bubble up… 


Lesson / Koan : Heaven on our Earth…or…Our Earth, Our Haven.

UTOPIA LONDON is a new feature length documentary that explores London’s recent architectural history. The film observes the method and practise of the Modernist architects who rebuilt London after World War Two.

The London "bubble diagram" was drawn by Arthur Ling and D.K. Johnson in 1943 as part of the comprehensive 1943 ‘County of London Plan’.

Before the film & before the rebuilding came a plan.  The County of London Plan (1943) was the first positive move towards promoting the modern London of today. The first ever published “bubble diagram” was also part of the County of London Plan. The London “bubble diagram” was drawn by Arthur Ling and D.K. Johnson in 1943 as part of the comprehensive 1943 ‘County of London Plan’, which was the responsibility of Patrick Abercrombie. London’s image as a city of villages stems from this diagram. The plan noted that London had ‘a highly organized and interrelated system of communities as one of its main characteristics…

The film shows how they revolutionised life in the city in the wake of destruction from war and the poor living conditions inherited from the Industrial Revolution.

Utopia London travels through the recent history of the city where the film maker grew up. Utopia London finds the architects who designed, planned and reunites the city with the buildings they created.

This visually stunning film will change the way you look at the city.

BTW,

Sir Leslie Patrick Abercrombie is best known for the post-Second World War replanning of London. He created the County of London Plan (1943) and the Greater London Plan (1944) which are commonly referred to as the Abercrombie Plan. The latter document was an extended and more thorough product than the 1943 publication, and for Abercrombie it was an accumulation of nearly 50 years of experience and knowledge in the field of planning and architecture.

County of London Plan was produced during WW2 by the London County Council with the blessing of the government, as an exercise in 'blue sky thinking' for post-war reconstruction.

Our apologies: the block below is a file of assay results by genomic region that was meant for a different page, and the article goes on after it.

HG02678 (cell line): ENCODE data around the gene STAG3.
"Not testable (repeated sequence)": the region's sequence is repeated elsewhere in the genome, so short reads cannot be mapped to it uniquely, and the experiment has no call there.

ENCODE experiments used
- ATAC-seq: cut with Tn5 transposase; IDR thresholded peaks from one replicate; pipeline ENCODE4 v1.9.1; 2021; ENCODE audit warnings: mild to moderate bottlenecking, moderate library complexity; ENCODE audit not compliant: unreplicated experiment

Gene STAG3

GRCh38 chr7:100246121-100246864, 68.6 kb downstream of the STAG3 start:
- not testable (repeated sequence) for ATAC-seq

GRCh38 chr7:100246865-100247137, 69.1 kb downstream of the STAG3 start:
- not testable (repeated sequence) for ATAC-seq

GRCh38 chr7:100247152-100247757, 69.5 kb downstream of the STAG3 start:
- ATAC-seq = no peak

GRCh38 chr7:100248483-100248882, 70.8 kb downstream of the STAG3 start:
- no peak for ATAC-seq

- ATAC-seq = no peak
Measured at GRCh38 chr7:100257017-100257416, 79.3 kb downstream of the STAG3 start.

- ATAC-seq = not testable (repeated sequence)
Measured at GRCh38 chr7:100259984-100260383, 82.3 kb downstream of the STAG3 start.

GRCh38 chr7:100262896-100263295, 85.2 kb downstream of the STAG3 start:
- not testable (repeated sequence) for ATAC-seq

In 1945, Abercrombie published A Plan for the City & County of Kingston upon Hull, with the assistance of Sir Edwin Lutyens. Lutyens had died the year before publication whilst much of the plan was being finalised, and the plan was ultimately rejected by the Councillors of Hull.

From the Abercrombie Plan plan came the New Towns movement which included the building of Harlow and Crawley and the largest ‘out-county’ estate, Harold Hill in north-east London. Patrick Abercrombie was knighted in 1945.

During the postwar years, Sir Patrick Abercrombie was commissioned by the British government to redesign Hong Kong.

In 1948, Abercrombie became the first president of the newly formed group the International Union of Architects, or the UIA (Union Internationale des Architectes).

NOTE :

These young idealists were once united around a vision of using science and art to create a city of equal citizens. Their architecture fused William Morris with urban high-rise; ancient parkland with concrete.

Kate Macintosh circa 1966. Kate Macintosh won a competition to design south London landmark Dawson's Heights in the mid 1960s. She was 26 years old.

Utopia London examines the, social and political agendas of the time in which the city was rebuilt. The story goes on to explore how the meaning of these transformative buildings has been radically manipulated over subsequent decades. Inspired by the optimism of the past it poses the question; where do we go from here and now?

The young idealist envisioning a new post-war London were the following :